And some of the darn things even tell me to have a nice day. Imagine, the insincerity of a machine wishing you a nice day! But these hopeless (and frankly rude) machines seem to be the future of customer service. Obviously spending money employing a real person seems to be a thing of the past where most companies are concerned….
Mind you, the machines themselves aren’t the worst of it. What worries me is how, while the machines are slowly being programmed to emulate humans, at the same time the humans are being trained to be nothing but machines. Think about it. Think about that poor soul on the (probably Tesco) counter asking if you’d like a hand with your packing. (No, I don’t, I’m only buying a bottle of orange squash, I can stick it in a bag myself.) That cashier is a person, she has feelings and emotions and ideas, she’s probably an interesting person to go to the pub with. And unlike the self service machines she can think. So why do the supermarkets insist on treating her as nothing but a robot and giving her a script of only three sentences to say? Where’s the benefit? To the company? They obviously think they are promoting good service. Well I’ll tell you this, it isn’t good service. I’ve actually stopped shopping at Boots because I got so annoyed with being pestered for an advantage card. (Every time I went in I had to justify why I haven’t got one. I’m then always told they will “validate your receipt”. I don’t even know what that means and what is more I don’t care. In the end I got so fed up I just stopped going there. And that’s bad luck for you Boots, I buy a lot of make up!).
And how does it benefit the cashier? She looks bored stiff because she is bored stiff. If you gave her a bit of leeway to interact with people naturally, she’d probably have a lot to say. But sat there asking for the millionth time if people with one item would like help with their packing is destroying her soul bit by bit. She just wants to go home and get the hell away from it all. I bet she recites that flipping script in her sleep.
And me as a customer? Treating me the same as every other customer in the queue robs me of my identity. I don’t feel valued, to be honest I feel patronised. I feel I have accidentally stepped into a mechanical world where I am coerced into using the same kind of scripted language as the long suffering cashier. I’m being moved through the system as efficiently as possible so the company’s profits can mount up as quickly as possible. And I’m frustrated because the experience is so drearily impersonal.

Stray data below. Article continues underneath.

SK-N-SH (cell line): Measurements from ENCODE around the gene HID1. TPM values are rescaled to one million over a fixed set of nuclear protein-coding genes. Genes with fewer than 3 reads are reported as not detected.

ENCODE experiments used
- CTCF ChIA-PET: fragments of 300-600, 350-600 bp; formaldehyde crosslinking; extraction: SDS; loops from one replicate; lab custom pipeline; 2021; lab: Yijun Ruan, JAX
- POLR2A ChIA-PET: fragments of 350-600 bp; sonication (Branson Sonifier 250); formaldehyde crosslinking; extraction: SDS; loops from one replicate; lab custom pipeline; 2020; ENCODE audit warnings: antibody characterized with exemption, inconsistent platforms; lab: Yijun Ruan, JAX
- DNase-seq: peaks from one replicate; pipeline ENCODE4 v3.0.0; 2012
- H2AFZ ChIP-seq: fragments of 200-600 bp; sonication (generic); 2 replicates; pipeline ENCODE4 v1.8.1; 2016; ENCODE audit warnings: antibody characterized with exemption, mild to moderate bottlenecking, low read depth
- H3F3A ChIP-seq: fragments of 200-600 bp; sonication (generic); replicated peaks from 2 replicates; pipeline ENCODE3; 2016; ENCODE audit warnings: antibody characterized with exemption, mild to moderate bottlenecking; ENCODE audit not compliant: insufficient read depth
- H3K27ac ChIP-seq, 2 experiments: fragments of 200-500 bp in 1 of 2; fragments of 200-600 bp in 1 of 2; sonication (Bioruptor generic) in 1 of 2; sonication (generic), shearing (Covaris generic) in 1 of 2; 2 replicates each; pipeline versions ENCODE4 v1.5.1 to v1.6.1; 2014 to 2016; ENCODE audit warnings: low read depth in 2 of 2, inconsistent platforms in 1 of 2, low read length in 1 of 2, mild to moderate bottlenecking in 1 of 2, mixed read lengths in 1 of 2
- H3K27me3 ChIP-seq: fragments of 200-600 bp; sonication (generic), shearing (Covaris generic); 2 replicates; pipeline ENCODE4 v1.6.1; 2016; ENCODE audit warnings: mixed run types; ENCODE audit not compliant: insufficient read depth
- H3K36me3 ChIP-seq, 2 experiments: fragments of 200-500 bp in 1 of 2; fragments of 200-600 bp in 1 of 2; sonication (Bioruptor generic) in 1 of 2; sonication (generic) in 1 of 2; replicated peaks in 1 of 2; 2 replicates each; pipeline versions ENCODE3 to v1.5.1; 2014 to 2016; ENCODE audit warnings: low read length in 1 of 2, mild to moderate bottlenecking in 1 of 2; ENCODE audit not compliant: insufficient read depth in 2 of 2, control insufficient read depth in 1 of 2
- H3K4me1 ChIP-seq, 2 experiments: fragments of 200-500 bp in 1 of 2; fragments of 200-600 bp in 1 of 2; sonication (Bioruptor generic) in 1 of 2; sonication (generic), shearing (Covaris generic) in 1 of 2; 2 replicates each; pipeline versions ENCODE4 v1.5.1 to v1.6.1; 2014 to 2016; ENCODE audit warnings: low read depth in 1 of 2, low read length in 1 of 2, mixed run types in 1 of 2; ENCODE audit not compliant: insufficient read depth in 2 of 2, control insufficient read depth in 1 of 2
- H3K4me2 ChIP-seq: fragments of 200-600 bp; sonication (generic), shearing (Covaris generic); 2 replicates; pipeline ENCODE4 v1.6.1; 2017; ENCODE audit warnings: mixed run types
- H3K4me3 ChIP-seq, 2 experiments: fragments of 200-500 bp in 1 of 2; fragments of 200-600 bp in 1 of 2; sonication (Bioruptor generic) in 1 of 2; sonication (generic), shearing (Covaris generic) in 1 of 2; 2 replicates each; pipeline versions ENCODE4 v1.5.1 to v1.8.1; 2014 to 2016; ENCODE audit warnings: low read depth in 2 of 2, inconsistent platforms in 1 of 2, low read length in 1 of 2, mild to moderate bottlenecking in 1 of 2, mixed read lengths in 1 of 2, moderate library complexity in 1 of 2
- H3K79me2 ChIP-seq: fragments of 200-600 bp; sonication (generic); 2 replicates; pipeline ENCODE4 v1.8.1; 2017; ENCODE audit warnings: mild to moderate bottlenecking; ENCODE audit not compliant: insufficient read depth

I don’t know where it is all going to end up. Already I can go into town and do my shopping and banking without speaking to a single human being. I can navigate my way round the shopping centre with interactive information boards. I can book my cinema tickets with an automated telephone system. Should I at the end of all this soulless hobnobbing with technology want to end up killing myself, they’ve probably got an automated helpline for that somewhere. Some robot offering counselling and emotional support…. Maybe not yet but I bet that’s the way its going... They’ve even talked about automated teaching. I don’t want my niece taught by a computer, I want her taught by a stern man with a bushy beard (like Mr Duffett who scared me witness as a child but my goodness did I get my sums right in his class…).
Secretly I’d like to go back to the 1950s. I’d like a shopkeeper to chat about dinner recipes with. I’d like to be spoken to human to human rather than human to machine or even worse machine to machine. I’d like the world to slow down a bit, forget maximum efficiency and value a little social interaction instead. And I’d like to see people talking to each other instead of bawling into those interminable mobile phones.. (actually that whole mobile phone subject is worth its own rant on another day).
So my mission at the moment is to make sure I treat people as individuals. I’m breaking out of the script mould, at home, at work and most of all in the supermarket. I’m a one woman crusade against the machines and a lone voice in the wilderness desperately hoping that one day some of these companies might just start to understand what customer service actually means. (Even you Tesco, but in your case I won’t hold my breath).
Image http://www.sxc.hu/photo/827556 (Thadz)